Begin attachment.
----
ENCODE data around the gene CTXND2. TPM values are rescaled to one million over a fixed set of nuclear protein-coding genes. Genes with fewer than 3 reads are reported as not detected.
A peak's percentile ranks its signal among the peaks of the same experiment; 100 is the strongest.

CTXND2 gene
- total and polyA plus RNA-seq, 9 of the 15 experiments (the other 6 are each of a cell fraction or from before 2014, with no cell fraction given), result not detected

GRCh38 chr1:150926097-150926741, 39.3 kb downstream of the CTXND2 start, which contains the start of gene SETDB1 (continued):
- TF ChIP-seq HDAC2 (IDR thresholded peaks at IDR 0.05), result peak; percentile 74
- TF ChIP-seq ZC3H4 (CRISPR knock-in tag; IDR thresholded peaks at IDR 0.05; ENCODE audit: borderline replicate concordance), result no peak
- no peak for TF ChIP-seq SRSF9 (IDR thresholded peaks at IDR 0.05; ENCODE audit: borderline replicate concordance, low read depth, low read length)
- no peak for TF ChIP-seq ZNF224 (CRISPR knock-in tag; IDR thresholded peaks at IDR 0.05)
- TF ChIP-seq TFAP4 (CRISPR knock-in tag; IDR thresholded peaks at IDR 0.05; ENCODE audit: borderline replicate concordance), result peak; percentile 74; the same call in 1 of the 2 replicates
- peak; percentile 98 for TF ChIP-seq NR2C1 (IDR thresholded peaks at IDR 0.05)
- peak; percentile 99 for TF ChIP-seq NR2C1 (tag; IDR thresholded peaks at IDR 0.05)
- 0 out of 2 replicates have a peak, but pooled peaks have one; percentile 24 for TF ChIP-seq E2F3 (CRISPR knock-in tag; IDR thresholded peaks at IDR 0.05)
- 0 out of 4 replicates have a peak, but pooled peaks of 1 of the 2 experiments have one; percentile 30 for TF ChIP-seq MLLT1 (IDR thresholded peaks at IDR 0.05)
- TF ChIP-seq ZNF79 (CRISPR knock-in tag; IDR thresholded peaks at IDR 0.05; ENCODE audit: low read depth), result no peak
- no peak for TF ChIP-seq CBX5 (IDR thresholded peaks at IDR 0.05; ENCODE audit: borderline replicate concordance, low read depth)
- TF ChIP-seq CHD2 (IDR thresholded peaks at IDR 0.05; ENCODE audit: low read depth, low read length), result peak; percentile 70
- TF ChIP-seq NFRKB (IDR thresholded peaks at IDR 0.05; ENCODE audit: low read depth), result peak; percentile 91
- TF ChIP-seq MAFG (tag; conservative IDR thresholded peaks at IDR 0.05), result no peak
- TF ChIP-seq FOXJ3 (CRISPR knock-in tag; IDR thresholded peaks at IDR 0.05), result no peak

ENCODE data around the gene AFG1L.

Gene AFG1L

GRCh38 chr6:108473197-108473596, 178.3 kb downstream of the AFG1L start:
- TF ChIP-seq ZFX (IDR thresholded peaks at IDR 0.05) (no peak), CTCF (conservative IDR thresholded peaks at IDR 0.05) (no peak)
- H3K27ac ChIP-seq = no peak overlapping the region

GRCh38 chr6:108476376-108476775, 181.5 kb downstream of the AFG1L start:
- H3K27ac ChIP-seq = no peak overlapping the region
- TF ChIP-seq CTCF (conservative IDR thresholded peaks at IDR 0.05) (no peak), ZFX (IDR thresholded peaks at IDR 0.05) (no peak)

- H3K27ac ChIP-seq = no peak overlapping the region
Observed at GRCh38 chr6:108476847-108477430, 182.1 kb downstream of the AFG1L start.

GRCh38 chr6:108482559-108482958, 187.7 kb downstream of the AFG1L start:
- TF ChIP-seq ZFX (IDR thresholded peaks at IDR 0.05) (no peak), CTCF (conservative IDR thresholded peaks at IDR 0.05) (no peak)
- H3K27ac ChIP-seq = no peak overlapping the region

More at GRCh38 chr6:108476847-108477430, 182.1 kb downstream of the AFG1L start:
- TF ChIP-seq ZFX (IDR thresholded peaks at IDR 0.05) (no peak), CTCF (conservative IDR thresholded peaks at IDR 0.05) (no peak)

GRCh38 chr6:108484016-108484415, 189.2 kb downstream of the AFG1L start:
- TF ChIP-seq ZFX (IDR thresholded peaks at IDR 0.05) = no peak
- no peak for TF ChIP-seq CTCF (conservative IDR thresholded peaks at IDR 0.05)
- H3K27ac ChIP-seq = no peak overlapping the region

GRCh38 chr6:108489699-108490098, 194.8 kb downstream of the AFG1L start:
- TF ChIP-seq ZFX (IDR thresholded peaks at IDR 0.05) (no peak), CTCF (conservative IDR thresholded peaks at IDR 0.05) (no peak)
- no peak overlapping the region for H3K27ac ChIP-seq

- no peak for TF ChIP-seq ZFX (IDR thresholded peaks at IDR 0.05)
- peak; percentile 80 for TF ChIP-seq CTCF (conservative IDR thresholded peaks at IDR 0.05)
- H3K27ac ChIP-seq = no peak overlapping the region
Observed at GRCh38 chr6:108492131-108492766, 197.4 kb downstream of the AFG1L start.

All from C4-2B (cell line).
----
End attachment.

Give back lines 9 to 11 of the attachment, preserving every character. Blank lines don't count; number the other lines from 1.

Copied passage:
- no peak for TF ChIP-seq ZNF224 (CRISPR knock-in tag; IDR thresholded peaks at IDR 0.05)
- TF ChIP-seq TFAP4 (CRISPR knock-in tag; IDR thresholded peaks at IDR 0.05; ENCODE audit: borderline replicate concordance), result peak; percentile 74; the same call in 1 of the 2 replicates
- peak; percentile 98 for TF ChIP-seq NR2C1 (IDR thresholded peaks at IDR 0.05)